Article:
2021 Pushcart Prize Nominee
When I open the door for the FedEx worker, when I let you in, it’s the way your eyes set themselves against me.
Against me, and not with me, not here.
Do you, and others like you, know what your way of looking can do sometimes? How without words, you whoop things out of us that we sometimes like to keep to ourselves?
And instinctively, I go, “Oh,” and reach to the top of my head, “these are just paper hair rollers.”
When you look at me so strangely still, still against me, and never with me now because this new bite of blackness for you is some kind of peculiarity that demands an explanation.
In my wondering, I wonder if you are wondering why it is that my hair is plaited, and not flowing down?
In my wondering, I wonder if you are wondering why it is that the paper hair-rollers, cut from the best booze-store bags, wrap around my plaits like caramel-cream hair bows, darkly-splotched-brown from my hair’s oil?
In my wondering, I wonder if you are wondering what they would look like if I took one of them down?
Do they spring? Do they pop out like cinnamon rolls from out of a compressed can?
So, my mom says, because you still can’t quiet figure it out, “You know, like how we used to do back in the day, how we,” because it’s important to include you here, “used Coca Cola cans as curlers.”
And this is the spark, this is what turns your eyes from against me to with me, and you say— “Oh, yeah,” lowering your voice sneakily, “My mama used to straighten my hair with an iron, and an ironin’ board.” As if that is some shameful kinship that we share, as if my paper hair-rollers are part of this shame, and in this shame, we are the same, equally strange.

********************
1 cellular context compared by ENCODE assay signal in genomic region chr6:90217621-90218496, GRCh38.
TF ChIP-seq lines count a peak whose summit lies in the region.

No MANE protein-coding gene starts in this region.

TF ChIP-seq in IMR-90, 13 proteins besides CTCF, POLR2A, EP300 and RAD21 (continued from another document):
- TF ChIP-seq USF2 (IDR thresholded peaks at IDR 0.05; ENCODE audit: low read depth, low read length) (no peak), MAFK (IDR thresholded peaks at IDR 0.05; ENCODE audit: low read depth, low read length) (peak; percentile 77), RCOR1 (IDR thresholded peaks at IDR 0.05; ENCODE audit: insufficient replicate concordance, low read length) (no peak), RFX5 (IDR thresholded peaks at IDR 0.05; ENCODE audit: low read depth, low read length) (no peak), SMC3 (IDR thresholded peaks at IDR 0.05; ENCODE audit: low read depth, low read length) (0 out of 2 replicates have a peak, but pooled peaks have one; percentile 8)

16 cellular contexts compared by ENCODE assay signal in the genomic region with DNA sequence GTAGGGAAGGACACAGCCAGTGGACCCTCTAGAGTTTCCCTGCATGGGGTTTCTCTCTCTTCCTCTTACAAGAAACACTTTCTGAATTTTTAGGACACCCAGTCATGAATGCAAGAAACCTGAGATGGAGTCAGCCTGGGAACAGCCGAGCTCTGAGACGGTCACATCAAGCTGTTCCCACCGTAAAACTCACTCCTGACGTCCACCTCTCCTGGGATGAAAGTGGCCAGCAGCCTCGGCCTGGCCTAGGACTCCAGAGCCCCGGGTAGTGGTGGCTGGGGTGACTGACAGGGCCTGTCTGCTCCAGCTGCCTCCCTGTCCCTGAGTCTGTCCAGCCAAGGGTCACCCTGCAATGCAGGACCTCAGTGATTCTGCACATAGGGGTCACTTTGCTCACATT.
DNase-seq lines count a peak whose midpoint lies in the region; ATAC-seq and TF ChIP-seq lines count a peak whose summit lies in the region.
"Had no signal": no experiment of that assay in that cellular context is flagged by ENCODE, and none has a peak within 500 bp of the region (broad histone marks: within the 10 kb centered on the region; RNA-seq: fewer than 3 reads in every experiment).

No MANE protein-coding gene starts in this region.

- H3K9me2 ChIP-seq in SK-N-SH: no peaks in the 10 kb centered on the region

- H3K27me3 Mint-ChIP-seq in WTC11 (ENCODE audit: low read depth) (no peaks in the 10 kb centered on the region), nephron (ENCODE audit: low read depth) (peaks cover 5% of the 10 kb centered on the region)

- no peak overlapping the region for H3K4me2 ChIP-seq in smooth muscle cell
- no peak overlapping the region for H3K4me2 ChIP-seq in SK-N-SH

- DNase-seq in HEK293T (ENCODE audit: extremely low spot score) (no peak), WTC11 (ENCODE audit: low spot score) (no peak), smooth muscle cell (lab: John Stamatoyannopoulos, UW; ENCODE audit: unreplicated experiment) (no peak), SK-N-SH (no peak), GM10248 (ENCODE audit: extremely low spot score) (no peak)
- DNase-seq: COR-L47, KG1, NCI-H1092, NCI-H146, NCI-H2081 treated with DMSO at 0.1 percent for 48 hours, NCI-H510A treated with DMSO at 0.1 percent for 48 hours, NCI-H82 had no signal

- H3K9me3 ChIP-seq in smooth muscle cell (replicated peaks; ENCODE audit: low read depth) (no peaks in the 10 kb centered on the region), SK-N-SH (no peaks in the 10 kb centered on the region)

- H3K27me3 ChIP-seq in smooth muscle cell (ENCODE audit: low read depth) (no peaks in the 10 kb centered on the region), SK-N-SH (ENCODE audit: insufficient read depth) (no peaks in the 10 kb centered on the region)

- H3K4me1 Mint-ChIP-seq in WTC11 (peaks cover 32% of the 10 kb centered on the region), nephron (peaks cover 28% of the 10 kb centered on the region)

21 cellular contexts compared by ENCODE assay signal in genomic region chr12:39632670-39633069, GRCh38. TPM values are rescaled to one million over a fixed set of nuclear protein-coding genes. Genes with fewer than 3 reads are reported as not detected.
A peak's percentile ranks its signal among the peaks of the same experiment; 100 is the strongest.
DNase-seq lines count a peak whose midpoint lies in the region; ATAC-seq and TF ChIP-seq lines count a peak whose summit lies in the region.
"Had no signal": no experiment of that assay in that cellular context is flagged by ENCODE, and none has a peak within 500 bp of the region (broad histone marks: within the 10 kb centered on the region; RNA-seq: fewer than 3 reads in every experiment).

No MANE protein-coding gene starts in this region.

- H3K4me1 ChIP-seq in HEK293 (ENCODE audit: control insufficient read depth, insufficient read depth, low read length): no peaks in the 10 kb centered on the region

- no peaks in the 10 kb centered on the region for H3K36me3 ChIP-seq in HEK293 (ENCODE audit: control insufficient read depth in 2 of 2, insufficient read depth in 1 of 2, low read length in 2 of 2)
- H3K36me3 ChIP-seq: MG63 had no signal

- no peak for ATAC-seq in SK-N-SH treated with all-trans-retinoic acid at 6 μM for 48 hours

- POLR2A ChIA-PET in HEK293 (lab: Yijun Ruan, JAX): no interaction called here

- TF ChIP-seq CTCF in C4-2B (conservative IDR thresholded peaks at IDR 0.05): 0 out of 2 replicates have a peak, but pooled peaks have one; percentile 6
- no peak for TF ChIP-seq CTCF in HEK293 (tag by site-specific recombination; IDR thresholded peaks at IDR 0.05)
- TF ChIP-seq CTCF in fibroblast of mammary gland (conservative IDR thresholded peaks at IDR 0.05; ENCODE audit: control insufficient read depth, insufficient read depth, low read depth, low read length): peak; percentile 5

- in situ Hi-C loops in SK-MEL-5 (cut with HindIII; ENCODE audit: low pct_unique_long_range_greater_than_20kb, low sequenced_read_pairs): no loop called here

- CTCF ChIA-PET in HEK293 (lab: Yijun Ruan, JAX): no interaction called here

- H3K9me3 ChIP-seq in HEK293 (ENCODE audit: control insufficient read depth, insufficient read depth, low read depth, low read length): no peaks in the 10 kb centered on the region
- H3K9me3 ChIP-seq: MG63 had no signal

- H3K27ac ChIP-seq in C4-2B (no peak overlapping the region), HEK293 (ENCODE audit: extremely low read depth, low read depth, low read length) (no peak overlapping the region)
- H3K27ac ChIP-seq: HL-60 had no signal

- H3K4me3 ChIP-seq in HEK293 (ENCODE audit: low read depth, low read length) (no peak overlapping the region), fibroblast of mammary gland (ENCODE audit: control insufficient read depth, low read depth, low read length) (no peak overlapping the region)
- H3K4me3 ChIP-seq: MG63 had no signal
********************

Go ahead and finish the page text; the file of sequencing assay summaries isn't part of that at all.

When you smile, when you talk, when you story, you do so now because we have explained ourselves to you, because now this new bite of blackness is familiar, and sweet-tasting, and soothing you back, and no longer strange, and sharp-tasting, and biting into you.
And now, I’m no longer wondering about your wondering, now I’m only wondering about my own kind of wondering and how is it that we always know so very many things about you, and others like you, and yet you know so very little about us.
When night comes, the paper hair rollers are no longer splotched, but fully-steeped, turning them from caramel-brown to wet-wood brown. I keep going back to those can curlers.
‘Keep going back because it is the soft way that I am able to lay on my paper-rollers, and me thinking about how your can-curlers must have been cold, and hard, and cracking in the silent nights of your summer evenings, disrupting your rest.
‘Keep going back because, paper covers rock.
‘Keep going back because, paper always beats rock
Published in Issue 5